It is hoped that once an efficient, reliable, user-friendly, affordable and safe public transport service in the form of the MRT is made available, car owners may be convinced to leave their vehicles at home or at stations and ride the train into the city or to wherever their destinations may be.
[TRANSIT: Based on the complaints about lack of park & ride facilities and the issues raised by AWER, this areas needs more thought]
Who and how is the route of the MRT decided? What are the criteria? Chandran, KL
Many factors come into play when an MRT alignment is determined. The overarching principle is benchmarked against the following:
1. Regional level where fixed points are identified where the line must serve. These are determined by factors such as serving areas where there is no rail service at the moment, serving densely-populated areas, serving activity centres such as the central business districts, shopping centres or office blocks, and serving areas where there is potential future growth.
[TRANSIT: Here you see the assumption that the network must be rail-based]
2. Engineering, social and environmental factors such as constructability, ridership, land acquisition, social and environmental impact, journey times and integration with existing systems
3. Micro level where local details are taken into consideration via public feedback
What is your advice on leadership practices to the youth, the future leaders of Malaysia? Polly Tan, KL
Aspire to change the world. Along the way, lead by example, practise what you preach and always be guided by honesty and accountability in your actions.
Because the MRT costs so much, can SPAD hold more public forums before embarking on it? I understand work is expected to start by the middle of the year. Gurmit, PJ
SPAD is taking all the necessary steps to reach out to the public. SPAD organised an open day for the public on Feb 13 and this was immediately followed by public displays of the railway scheme and plans at seven locations. This will be on until May 14. During this period, SPAD will also be organising sessions with the various communities along the proposed alignment to provide information about the project and to gather feedback.
[TRANSIT: According to this article, representatives from SPAD, Prasarana and MMC-Gamuda apparently pulled out of a public meeting in Kajang scheduled for 14 March 2011 – not exactly a good start.]
Members of the public can also visit the Klang Valley MRT project website at http://www.kvmrt.com.my or call the helpline at 1800 88 2828 for more information. Feedback can be emailed to email@example.com.
What is the role and functions of SPAD other than building the MRT? Does it have the power to reorganise and restructure what we today call our public transport or lack of it? Matthew, Cheras
Firstly, let me clarify a misconception. SPAD is not the party building the MRT. That role is carried out by Prasarana. SPAD is the supervising agency for the MRT project where it is to ensure the system being developed will serve the people’s needs and interests.
SPAD was set up on June 3, 2010 by the Government to ensure the creation of a safe, reliable, responsive, accessible, planned, integrated, affordable and sustainable land public transport system to enhance economic growth and quality of life.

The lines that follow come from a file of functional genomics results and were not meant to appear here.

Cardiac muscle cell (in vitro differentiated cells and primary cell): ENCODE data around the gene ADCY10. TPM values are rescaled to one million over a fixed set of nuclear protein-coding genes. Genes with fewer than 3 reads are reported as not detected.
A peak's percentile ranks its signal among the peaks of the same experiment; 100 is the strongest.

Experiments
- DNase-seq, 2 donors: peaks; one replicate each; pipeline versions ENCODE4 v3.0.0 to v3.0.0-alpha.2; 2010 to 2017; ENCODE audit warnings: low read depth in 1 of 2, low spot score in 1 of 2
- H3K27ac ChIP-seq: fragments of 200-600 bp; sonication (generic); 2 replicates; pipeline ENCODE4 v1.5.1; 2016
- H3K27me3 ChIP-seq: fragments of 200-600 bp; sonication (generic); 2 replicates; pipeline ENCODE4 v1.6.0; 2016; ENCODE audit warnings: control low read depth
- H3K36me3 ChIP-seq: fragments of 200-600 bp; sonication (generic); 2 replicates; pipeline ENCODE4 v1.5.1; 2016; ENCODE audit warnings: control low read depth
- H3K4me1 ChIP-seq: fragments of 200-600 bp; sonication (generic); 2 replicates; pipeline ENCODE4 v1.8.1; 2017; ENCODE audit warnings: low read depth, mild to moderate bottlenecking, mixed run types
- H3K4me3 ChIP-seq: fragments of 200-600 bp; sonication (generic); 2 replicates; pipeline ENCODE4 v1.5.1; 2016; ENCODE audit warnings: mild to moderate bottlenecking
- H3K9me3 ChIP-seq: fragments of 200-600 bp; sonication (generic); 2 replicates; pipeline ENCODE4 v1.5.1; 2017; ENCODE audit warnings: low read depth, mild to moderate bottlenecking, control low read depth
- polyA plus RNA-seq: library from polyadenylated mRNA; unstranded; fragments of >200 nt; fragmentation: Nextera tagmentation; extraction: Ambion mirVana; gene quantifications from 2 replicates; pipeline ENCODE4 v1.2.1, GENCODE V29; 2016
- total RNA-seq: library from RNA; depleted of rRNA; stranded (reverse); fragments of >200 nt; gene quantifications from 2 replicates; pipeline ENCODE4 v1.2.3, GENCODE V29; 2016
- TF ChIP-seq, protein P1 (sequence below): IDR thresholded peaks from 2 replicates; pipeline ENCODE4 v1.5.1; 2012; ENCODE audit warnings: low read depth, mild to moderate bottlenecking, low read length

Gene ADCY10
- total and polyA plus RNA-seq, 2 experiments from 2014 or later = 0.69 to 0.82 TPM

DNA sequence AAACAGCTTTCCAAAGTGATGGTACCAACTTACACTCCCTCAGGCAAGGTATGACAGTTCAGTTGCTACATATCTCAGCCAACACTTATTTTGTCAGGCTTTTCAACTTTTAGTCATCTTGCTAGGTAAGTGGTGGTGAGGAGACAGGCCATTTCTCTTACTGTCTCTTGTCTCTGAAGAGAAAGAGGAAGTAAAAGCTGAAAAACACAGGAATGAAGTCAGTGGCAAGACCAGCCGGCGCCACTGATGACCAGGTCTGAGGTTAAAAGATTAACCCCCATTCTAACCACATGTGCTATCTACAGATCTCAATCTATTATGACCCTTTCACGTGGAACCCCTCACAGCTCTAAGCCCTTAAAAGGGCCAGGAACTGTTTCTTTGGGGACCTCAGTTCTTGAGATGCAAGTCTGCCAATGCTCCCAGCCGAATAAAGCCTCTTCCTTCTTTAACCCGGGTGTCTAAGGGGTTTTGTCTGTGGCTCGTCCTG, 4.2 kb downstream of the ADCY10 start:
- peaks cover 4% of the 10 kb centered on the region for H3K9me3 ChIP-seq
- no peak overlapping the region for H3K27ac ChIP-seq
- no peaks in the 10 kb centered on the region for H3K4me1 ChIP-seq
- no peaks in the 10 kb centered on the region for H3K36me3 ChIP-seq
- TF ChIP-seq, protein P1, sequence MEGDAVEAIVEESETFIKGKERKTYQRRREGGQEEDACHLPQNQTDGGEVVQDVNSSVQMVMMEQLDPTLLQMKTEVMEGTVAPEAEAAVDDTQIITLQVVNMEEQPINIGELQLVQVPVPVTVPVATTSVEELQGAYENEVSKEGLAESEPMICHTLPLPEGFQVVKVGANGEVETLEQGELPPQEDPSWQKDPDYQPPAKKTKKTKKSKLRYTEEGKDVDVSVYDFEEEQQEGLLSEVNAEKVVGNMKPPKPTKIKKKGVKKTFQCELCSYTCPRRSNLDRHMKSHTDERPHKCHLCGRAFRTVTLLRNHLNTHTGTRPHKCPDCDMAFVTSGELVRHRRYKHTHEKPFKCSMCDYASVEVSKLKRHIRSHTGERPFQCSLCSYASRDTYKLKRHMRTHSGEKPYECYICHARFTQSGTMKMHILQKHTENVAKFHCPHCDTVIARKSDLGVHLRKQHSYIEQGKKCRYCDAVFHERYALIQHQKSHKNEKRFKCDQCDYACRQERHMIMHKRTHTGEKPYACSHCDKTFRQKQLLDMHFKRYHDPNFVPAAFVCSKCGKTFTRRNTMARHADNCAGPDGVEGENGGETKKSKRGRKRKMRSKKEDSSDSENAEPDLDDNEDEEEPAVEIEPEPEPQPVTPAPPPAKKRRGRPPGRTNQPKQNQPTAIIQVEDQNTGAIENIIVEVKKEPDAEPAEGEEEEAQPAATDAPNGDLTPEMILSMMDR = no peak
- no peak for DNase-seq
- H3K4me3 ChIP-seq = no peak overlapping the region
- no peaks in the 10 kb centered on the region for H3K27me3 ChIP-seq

Prior to the setting up of SPAD, there were at least 15 agencies involved in the public transport sector. This led to some overlapping and inconsistencies in policies. With the setting up of SPAD, the powers to draw up policies, plan, regulate and enforce laws, rules and regulations concerning land public transport came under one roof. This enables the commission to become the sole government agency to champion public transport. For more details, go to www.spad.gov.my
Who is going to pay for the entire MRT project, and if it is the Government, how do you think they will get that money? Jahabar, Seremban.
The Klang Valley MRT project will be fully funded by the Government. A special-purpose vehicle under the Finance Ministry will be set up to advise, manage and raise the funds for the project through a mixture of financial instruments as well as direct funding from the budget.
Because tax-payers’ money is being used to fund the project, there is a great emphasis on exploring all possible options to lower the cost. One interesting mechanism being used is the value management study (VMS) where an independent party is scrutinising project plans and ensuring that the optimum value is derived. The VMS will also help with the early identification of non-fare box revenue. Non-fare box revenue is important as about one third of the revenue of Hong Kong’s mass transit rail system is not from ticket sales while in Tokyo, the non-fare revenue is as high as 80%.
[TRANSIT: One way to lower the cost is to build a system that is more suitable for realistic projections for increased demand for public transport. Unfortunately, SPAD and Pemandu have not provided the public with any statistics showing that that projected demand levels in 2016, 2021, 2031, etc are well above the threshold (approximately 20,000 passengers per hour per direction) needed to justify an MRT!]
There you have it ‘Your 10 Questions’ – probably chosen out of hundred more. The responses from CEO Nor Ismal Kamal show that overall, SPAD is on the ball. On a macro level they provide some reasons why we need MRT. Too bad these reasons are based on vague ideas of ‘regional comparisons’ and economic competitiveness’ rather than realistic, local numbers that justify the need for an MRT network.
Nor Ismal Kamal also borrows the ‘backbone’ analogy to describe the role of the rail system. TRANSIT wishes to point out that, as important as the rail ‘backbone’ is, the government has clearly not paid much attention to the health of the public transport ‘nervous system’ that it is designed to support.
Now, we could come up with a creative list of ‘nerve ailments’ that are striking our unhealthy public transport ‘nervous system’ but that is probably carrying the analogy a little bit too far (even though it does work).
Most importantly, Nor Ismal Kamal has made it clear that the government will be fully-funding the Klang Valley MRT project with taxpayers money. At least, that is what we hope he said. And if so, that puts to rest a lot of deliberate statements made by others designed to suggest that the project would be private-financed or that MMC-Gamuda would be bearing the costs.
Thank you, Nor Ismal Kamal for telling us that important piece of information